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This video came across my desk prior to the holiday. I’d not heard the actual song “Royals,” by Lorde, until this past weekend when it came to me via overhead restaurant music. Having heard the below version first, Lorde's voice, which I associated with a nearly 7-foot-tall clown, kind of shocked me into stillness. This caused a traffic jam in the small space where I, um, stood. Her video has racked up almost 100 million views on the Tube of You. Lorde claimed inspiration from a picture of ... then Kansas City Royal George Brett.
From now on, if “Royals” ever again sneaks into my aural orifices, I’ll associate this fellow and his Weimar cabaret/broken down carnival/Robert Palmer video, in care of Postmodern Jukebox.
So, you say, Harry, what has this got to do with Richmond? Maybe nothing, maybe everything.
The Pagliacci making the song live a different way was associated — at least on Facebook – with Mike Geier, late of Richmond and now near Atlanta, who, while here, fronted a little outfit called the Useless Playboys. I went to see the neo-lounge group play at Scarlett’s, a club in the old Main Street Station. This was back in the day when Zima was “Zomething Different.” To wit: here.
In a September 1994 pre-cursor article to what ultimately became the Theresa Pollak Prizes for Excellence in the Arts, I highlighted the Playboys. “Mountainous singer Mike Geier, who previously played mostly in the back of bands, is up front, a big man with a hypnotic crooner’s voice. Onstage he is “King of the Swingers,” but off, he confesses, “It’s kind of funny, but I’m really pretty clumsy.”
The band’s repertoire was a “peculiar rock cocktail of ‘50s and early ‘60s hits and novelties, in addition to original tunes, performed with earnest, pure delight.” The Playboys were Jonny Cecka, Billy Pitman, Mike Sessa and Geier. But even by then, Geier was using his voice, which can go from velvet smooth to honey mixed with gravel, on Speed Bump, The Road Kill ‘Possumfor MTV’s Liquid Television and his voice talent was in another MTV show, Brickface and Stucco.
The big man sought a larger city where he could utilize his great talents and thus he relocated to the Atlanta region in 1996 where he married lyricist Shannon, “who keeps me organized, squared away. She keeps my corners sharp.” There, his voice stayed in use through Adult Swim programs made there, including Aqua Team Hunger Force, Squidbillies and 12-Oz. Mouse. He’s also part of a retro tiki band called Tongo Hiti that plays Trader Vic’s in Atlanta, “It’s a fun, nutty gig; people are here making the scene, the Walking Dead guys come in.” The group assays music from disparate sources, “We say, from Don Ho to Dio.”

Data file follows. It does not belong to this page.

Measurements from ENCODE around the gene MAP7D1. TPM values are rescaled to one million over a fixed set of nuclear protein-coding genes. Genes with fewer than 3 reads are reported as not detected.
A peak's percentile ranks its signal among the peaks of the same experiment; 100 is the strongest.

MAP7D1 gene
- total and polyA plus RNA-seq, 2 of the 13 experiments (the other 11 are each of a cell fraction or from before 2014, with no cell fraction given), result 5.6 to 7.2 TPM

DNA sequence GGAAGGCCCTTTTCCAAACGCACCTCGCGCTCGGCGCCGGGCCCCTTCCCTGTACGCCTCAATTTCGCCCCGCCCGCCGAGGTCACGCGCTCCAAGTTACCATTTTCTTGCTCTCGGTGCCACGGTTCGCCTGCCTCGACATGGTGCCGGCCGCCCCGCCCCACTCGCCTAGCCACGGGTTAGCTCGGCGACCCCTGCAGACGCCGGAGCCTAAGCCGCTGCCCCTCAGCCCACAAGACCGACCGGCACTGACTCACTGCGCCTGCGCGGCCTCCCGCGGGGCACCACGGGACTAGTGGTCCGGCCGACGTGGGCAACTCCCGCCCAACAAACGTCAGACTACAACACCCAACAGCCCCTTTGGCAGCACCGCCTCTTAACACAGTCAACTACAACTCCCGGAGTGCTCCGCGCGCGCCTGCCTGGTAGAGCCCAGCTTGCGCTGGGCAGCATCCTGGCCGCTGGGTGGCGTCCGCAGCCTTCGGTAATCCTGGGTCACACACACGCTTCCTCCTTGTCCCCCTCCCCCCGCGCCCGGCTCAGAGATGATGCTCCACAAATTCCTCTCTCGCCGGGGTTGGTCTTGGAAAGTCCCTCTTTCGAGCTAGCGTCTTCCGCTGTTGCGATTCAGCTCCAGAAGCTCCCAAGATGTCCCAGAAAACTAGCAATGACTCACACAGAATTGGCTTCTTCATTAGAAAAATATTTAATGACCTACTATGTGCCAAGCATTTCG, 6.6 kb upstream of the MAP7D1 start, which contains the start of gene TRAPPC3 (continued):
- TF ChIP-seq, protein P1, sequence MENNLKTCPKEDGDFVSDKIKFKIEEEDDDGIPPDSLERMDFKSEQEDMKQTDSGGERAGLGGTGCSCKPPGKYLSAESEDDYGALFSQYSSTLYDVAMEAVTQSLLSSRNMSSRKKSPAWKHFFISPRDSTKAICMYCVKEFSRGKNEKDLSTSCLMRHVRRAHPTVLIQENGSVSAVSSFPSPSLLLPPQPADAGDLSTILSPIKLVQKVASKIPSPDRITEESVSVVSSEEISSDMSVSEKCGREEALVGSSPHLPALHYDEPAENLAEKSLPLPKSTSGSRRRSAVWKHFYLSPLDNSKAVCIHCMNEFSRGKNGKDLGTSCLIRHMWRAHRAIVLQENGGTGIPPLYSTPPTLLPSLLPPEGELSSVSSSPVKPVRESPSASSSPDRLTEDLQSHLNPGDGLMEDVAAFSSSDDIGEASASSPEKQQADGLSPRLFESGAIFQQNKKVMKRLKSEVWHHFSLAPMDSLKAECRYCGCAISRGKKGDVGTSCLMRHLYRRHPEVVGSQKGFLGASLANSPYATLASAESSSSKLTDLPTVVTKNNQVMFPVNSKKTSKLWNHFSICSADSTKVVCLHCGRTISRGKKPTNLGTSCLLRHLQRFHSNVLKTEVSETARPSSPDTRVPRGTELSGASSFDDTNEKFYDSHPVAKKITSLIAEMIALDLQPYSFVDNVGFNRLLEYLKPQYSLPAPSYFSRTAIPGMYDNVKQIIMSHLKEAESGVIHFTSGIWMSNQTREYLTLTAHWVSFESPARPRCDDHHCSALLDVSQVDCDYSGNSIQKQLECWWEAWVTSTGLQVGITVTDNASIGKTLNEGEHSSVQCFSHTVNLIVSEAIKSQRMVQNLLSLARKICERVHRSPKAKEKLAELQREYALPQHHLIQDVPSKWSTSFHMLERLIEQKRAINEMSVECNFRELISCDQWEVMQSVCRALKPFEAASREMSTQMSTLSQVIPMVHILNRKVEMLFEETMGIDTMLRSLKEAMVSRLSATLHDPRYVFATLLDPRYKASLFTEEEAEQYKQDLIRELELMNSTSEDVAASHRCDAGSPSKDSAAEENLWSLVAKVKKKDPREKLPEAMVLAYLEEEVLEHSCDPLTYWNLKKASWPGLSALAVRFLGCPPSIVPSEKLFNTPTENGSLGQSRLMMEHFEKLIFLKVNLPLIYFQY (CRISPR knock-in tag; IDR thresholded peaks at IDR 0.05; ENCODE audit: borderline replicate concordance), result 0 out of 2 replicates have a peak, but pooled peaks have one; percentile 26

According to the Facebook post I originally viewed, Puddles the Clown and Geier are one and the same.
When I reached him, he said, “You know, you can’t control what people say about you on the Internet.” He admitted to having some knowledge of Puddles and his meandering melodic methods, but wouldn’t confirm that he and Puddles were the same. But he did turn me on to a Puddles Pity Party site and Instagram feed. He can tell you quite a bit, though, about Puddles, whose acquaintance Geier made, he says, around 1998.
“I’ve met a few people like this in my life. They seem charmed, they coast through life. ... Puddles is one of those guys — the world is happening to him in such a wonderful way. He gets up in the morning, and the current goes and he goes with the current. He isn’t trying to make anything happen.”
The video’s oddness, in part, stems not just from Puddles, but from his approach — he ambles on as though finding the mic by surprise and when done, shuffles off. “Yup, that’s Puddles. He just walked out and down 14 flights of stairs.” Maybe he left and got on a train. Maybe he went and got a slice of pizza from a corner joint in Queens, the borough where the session occurred.
The video happened because Puddles met New York musician and Postmodern Jukebox directorScott Bradlee, when they played together at the Manderley Bar. This venue is part of the ongoing experiential theater event called Sleep No More.
“Puddles just shows up places and sings,” Geier says. “There’s no rhyme or reason.” Bradlee asked Puddles if he wanted to record a song and Puddles said, sure. “He showed up, they played it couple of times and did it then and there. It’s testimony to Scott’s brilliance, really, because they did it without retakes and overdubbing.”
The theater convention of the fourth wall has no merit to Puddles. Where in conventional performance, the audience sits in the dark and looks toward the light, Puddles tends to operate in both.
“He has no boundaries, the light and dark exist simultaneously within him. Where the audience is sitting is as much a performance space as the stage. Some people are challenged by this. An audience member may not be ready to be a cast member. With Puddles, it’s as much about ‘what’s gonna happen’ as much as what does happen.” He includes everyone — the doorman, the ticket taker, a cab driver parked out front. All of them are in his world. And his world includes New York City, Seattle, Salzburg, Austria and Amsterdam. Puddles, says Geier, doesn’t look for people to help him create his performances; they just want to. Puddles may be working on some long-form creative endeavors, but he enjoys the process more than the outcome.
Thus, he treads across this heavy, melancholic world and transforms his experience into performance. Whatever way people interpret it is not something Puddles worries about. People say that Puddles is sad. Geier responds, maybe, but that’s part of what living is, right?
Geier says, “Sometimes the beauty of the world makes you want to cry. The world is a sad and beautiful place, to quote [the late Richmond musician] Mark Linkous — he really embodied that. And it couldn’t be more true. That’s what Puddles is about.”